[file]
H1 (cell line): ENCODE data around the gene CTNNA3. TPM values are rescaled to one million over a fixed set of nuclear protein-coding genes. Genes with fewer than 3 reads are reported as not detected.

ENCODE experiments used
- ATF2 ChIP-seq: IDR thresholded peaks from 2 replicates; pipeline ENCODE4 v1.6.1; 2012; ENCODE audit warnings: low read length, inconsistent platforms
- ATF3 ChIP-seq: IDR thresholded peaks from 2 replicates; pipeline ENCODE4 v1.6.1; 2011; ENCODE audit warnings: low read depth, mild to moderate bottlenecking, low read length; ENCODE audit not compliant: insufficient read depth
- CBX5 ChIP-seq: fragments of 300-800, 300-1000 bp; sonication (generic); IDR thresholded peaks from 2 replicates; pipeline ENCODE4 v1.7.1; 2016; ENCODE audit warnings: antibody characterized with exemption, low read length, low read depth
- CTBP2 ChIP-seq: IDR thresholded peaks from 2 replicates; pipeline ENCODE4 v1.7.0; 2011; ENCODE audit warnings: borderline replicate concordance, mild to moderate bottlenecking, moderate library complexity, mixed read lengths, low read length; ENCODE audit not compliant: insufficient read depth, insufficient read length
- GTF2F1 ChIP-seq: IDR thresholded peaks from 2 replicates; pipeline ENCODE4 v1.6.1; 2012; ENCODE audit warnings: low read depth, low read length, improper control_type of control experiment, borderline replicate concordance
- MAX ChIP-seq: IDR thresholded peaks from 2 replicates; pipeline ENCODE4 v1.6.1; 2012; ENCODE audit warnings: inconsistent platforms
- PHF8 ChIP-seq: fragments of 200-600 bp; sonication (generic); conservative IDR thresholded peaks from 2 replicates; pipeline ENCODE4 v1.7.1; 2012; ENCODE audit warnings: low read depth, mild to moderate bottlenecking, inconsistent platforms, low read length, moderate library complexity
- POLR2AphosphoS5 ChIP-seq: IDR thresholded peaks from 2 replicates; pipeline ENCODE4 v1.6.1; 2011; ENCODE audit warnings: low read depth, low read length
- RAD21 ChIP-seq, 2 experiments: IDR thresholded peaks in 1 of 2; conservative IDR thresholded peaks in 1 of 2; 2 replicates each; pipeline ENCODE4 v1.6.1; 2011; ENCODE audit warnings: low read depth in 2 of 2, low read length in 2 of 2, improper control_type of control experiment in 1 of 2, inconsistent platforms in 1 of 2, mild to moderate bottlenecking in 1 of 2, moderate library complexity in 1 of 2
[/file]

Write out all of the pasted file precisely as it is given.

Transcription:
H1 (cell line): ENCODE data around the gene CTNNA3. TPM values are rescaled to one million over a fixed set of nuclear protein-coding genes. Genes with fewer than 3 reads are reported as not detected.

ENCODE experiments used
- ATF2 ChIP-seq: IDR thresholded peaks from 2 replicates; pipeline ENCODE4 v1.6.1; 2012; ENCODE audit warnings: low read length, inconsistent platforms
- ATF3 ChIP-seq: IDR thresholded peaks from 2 replicates; pipeline ENCODE4 v1.6.1; 2011; ENCODE audit warnings: low read depth, mild to moderate bottlenecking, low read length; ENCODE audit not compliant: insufficient read depth
- CBX5 ChIP-seq: fragments of 300-800, 300-1000 bp; sonication (generic); IDR thresholded peaks from 2 replicates; pipeline ENCODE4 v1.7.1; 2016; ENCODE audit warnings: antibody characterized with exemption, low read length, low read depth
- CTBP2 ChIP-seq: IDR thresholded peaks from 2 replicates; pipeline ENCODE4 v1.7.0; 2011; ENCODE audit warnings: borderline replicate concordance, mild to moderate bottlenecking, moderate library complexity, mixed read lengths, low read length; ENCODE audit not compliant: insufficient read depth, insufficient read length
- GTF2F1 ChIP-seq: IDR thresholded peaks from 2 replicates; pipeline ENCODE4 v1.6.1; 2012; ENCODE audit warnings: low read depth, low read length, improper control_type of control experiment, borderline replicate concordance
- MAX ChIP-seq: IDR thresholded peaks from 2 replicates; pipeline ENCODE4 v1.6.1; 2012; ENCODE audit warnings: inconsistent platforms
- PHF8 ChIP-seq: fragments of 200-600 bp; sonication (generic); conservative IDR thresholded peaks from 2 replicates; pipeline ENCODE4 v1.7.1; 2012; ENCODE audit warnings: low read depth, mild to moderate bottlenecking, inconsistent platforms, low read length, moderate library complexity
- POLR2AphosphoS5 ChIP-seq: IDR thresholded peaks from 2 replicates; pipeline ENCODE4 v1.6.1; 2011; ENCODE audit warnings: low read depth, low read length
- RAD21 ChIP-seq, 2 experiments: IDR thresholded peaks in 1 of 2; conservative IDR thresholded peaks in 1 of 2; 2 replicates each; pipeline ENCODE4 v1.6.1; 2011; ENCODE audit warnings: low read depth in 2 of 2, low read length in 2 of 2, improper control_type of control experiment in 1 of 2, inconsistent platforms in 1 of 2, mild to moderate bottlenecking in 1 of 2, moderate library complexity in 1 of 2